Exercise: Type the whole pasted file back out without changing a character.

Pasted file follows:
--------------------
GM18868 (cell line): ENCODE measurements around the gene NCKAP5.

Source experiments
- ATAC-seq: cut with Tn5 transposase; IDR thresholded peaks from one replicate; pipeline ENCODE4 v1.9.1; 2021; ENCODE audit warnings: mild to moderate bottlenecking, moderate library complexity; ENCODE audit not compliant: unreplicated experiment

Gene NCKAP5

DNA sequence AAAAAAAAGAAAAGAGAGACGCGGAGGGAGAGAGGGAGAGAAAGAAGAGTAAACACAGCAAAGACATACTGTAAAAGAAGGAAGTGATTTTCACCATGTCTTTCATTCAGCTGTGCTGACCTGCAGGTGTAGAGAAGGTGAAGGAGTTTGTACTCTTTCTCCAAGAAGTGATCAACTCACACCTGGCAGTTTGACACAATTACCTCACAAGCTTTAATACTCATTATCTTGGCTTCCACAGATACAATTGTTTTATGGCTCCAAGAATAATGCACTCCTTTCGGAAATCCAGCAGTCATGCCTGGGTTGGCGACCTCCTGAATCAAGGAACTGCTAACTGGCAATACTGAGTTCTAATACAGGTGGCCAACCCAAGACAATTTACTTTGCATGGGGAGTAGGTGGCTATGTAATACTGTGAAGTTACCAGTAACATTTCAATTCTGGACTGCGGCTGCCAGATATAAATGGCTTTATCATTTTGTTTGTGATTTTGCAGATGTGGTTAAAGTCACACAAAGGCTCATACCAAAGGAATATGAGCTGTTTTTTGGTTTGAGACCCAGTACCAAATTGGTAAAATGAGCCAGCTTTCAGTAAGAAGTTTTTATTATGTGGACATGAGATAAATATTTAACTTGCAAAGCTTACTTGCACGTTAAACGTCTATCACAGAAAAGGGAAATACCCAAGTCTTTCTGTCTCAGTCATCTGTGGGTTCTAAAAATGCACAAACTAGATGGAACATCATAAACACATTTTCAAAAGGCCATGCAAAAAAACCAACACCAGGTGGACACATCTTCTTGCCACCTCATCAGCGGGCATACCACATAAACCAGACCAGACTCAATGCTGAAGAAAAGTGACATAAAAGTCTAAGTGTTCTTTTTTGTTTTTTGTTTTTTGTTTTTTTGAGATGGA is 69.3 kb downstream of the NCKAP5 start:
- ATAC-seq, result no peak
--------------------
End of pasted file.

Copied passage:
GM18868 (cell line): ENCODE measurements around the gene NCKAP5.

Source experiments
- ATAC-seq: cut with Tn5 transposase; IDR thresholded peaks from one replicate; pipeline ENCODE4 v1.9.1; 2021; ENCODE audit warnings: mild to moderate bottlenecking, moderate library complexity; ENCODE audit not compliant: unreplicated experiment

Gene NCKAP5

DNA sequence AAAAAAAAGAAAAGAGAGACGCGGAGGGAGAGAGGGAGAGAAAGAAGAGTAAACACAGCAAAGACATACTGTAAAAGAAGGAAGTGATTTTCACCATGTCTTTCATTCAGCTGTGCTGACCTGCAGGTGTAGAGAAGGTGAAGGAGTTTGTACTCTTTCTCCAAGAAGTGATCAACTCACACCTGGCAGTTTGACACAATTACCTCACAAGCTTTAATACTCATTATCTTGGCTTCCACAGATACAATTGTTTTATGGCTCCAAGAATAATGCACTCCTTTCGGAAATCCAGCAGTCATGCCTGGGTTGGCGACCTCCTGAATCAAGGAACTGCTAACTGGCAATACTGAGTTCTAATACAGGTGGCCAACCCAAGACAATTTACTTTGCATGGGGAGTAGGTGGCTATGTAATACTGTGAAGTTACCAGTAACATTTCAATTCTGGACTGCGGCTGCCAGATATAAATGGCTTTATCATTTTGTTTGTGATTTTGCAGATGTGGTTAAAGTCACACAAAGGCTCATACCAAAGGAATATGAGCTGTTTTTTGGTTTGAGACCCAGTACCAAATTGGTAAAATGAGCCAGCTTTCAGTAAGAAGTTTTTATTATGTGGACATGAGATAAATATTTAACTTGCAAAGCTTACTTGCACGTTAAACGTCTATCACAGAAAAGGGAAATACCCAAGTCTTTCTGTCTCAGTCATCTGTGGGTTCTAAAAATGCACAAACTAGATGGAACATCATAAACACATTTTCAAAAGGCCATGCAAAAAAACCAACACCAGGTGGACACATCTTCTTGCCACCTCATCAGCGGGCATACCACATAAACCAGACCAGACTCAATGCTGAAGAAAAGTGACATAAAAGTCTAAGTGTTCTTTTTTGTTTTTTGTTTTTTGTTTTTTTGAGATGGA is 69.3 kb downstream of the NCKAP5 start:
- ATAC-seq, result no peak